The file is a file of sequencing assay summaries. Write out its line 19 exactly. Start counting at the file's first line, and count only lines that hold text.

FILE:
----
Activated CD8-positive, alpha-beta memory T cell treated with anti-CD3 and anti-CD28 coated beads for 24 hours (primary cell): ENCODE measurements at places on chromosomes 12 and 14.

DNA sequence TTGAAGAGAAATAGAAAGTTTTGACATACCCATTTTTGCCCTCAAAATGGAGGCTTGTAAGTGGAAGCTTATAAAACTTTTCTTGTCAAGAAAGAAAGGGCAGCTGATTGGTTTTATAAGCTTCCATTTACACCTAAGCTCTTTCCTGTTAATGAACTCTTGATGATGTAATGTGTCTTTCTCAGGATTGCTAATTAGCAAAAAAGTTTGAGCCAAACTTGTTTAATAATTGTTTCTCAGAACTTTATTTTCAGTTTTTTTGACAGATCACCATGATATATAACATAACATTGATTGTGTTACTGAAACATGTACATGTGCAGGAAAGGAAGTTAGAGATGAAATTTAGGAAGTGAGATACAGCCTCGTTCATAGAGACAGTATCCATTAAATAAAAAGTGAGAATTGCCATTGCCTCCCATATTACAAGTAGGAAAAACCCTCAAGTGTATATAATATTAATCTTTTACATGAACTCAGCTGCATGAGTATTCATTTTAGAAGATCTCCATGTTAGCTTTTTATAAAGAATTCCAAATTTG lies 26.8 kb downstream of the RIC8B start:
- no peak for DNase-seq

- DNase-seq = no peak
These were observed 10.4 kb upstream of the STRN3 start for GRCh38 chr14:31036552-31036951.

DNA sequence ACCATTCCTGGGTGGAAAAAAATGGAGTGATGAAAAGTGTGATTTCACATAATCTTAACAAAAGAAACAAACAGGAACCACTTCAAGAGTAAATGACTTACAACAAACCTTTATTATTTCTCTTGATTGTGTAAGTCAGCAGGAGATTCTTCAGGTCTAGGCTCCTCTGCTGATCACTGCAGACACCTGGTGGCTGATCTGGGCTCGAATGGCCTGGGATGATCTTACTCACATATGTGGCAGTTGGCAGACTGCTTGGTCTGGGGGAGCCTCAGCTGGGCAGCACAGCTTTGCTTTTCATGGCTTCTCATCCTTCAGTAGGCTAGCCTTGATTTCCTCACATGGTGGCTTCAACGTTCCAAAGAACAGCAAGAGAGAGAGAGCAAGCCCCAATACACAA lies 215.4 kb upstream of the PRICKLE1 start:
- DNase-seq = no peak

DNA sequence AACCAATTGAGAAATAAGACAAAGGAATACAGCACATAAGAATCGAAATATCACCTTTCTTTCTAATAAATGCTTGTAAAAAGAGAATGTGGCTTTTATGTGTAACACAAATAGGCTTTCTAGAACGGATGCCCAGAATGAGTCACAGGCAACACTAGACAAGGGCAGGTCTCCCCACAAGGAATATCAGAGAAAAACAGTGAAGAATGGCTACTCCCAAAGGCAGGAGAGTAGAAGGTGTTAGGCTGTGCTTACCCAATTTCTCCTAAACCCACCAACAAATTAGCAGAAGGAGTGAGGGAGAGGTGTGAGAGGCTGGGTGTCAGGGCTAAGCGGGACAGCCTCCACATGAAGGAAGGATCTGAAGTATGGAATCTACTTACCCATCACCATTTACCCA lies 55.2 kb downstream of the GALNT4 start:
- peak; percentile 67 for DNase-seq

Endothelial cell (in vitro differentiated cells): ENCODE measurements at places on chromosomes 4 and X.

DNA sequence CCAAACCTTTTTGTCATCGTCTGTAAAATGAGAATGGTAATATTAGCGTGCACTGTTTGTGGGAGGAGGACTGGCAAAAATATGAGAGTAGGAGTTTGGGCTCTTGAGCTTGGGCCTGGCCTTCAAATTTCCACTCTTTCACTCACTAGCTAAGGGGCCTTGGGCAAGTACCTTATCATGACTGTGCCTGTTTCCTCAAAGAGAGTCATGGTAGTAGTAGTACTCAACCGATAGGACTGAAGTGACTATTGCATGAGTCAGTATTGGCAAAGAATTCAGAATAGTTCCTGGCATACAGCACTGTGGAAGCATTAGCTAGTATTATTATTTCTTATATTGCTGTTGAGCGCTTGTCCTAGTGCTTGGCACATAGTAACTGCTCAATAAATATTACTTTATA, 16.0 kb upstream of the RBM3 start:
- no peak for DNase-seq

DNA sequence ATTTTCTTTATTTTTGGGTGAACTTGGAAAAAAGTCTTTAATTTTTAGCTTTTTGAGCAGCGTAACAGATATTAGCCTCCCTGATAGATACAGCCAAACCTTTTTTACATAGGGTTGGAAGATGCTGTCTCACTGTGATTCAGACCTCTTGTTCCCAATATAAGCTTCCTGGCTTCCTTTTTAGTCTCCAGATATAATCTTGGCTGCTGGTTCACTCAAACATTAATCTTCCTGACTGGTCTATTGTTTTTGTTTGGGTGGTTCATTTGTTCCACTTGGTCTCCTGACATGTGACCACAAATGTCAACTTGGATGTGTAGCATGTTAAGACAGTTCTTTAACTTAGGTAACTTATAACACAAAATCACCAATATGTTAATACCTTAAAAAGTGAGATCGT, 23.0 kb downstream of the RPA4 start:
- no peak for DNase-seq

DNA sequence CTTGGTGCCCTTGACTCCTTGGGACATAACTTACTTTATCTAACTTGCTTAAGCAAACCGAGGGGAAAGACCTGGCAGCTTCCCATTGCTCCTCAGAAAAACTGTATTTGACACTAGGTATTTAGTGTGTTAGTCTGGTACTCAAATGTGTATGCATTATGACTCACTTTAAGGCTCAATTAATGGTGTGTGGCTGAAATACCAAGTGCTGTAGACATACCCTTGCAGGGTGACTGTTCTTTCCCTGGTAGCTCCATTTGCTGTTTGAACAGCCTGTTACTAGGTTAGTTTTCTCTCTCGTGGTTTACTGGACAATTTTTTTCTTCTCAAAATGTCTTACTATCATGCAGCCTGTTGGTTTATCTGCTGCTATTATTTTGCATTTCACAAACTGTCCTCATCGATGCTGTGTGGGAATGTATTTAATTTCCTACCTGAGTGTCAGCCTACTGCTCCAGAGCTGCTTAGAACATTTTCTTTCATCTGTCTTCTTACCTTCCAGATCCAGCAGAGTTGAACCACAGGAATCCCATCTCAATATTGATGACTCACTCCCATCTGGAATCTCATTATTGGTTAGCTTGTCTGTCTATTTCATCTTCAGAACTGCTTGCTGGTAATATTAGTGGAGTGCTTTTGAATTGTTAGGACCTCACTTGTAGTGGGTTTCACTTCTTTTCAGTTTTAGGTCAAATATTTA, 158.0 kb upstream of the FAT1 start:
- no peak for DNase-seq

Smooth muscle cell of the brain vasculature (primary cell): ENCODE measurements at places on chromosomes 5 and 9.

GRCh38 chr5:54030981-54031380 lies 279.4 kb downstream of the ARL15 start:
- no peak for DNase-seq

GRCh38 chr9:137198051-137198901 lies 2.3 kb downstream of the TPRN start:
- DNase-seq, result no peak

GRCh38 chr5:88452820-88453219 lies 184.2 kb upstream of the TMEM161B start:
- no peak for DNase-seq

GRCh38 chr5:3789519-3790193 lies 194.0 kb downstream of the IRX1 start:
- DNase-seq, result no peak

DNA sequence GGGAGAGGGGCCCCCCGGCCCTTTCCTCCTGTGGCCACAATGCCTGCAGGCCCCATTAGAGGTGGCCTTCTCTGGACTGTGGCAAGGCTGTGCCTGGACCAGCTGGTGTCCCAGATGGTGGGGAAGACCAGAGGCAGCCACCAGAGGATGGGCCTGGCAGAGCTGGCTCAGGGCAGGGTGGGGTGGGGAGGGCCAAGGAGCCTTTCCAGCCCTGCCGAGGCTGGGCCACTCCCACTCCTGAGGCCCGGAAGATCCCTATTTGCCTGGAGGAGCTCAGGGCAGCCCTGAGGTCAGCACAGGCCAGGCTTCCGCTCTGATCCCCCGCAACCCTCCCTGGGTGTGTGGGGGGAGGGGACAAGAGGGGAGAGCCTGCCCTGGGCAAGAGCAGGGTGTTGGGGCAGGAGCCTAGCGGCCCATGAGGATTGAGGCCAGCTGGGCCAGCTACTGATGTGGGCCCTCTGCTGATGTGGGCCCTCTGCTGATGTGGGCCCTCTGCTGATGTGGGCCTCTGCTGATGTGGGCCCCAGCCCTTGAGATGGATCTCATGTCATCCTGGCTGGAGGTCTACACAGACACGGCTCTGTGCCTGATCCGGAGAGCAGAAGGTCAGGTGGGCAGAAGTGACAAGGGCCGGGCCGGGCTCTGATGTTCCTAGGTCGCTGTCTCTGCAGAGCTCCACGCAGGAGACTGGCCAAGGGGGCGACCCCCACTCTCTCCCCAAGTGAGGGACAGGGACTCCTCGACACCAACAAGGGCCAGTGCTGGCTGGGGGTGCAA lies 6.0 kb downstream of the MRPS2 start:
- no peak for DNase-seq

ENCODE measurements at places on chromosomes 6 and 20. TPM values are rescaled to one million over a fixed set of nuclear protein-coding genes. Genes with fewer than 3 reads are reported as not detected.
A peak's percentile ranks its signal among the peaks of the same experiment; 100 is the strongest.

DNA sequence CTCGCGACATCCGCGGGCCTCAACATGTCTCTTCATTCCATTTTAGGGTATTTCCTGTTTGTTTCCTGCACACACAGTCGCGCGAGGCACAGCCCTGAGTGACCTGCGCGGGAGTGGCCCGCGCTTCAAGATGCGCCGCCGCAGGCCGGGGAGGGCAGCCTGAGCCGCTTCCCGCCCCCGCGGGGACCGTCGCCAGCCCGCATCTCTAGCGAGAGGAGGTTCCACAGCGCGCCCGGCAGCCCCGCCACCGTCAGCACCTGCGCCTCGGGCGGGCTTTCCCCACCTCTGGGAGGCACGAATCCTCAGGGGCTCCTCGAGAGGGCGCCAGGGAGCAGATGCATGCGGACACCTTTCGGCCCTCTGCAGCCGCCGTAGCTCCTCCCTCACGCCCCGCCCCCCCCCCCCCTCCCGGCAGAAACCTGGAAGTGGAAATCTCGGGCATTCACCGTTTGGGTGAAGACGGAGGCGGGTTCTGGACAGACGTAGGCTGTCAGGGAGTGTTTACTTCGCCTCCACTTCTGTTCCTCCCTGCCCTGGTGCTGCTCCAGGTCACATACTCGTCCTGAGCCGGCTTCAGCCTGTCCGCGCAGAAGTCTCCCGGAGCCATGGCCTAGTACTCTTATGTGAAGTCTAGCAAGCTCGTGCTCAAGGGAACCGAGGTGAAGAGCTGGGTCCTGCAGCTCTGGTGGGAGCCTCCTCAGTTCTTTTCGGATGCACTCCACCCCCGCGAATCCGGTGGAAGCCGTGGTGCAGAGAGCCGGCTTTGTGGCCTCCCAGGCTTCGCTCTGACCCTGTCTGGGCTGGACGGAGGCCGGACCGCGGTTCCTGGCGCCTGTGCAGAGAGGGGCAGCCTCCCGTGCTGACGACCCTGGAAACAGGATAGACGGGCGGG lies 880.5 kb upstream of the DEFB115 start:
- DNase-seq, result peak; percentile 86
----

- no peak for DNase-seq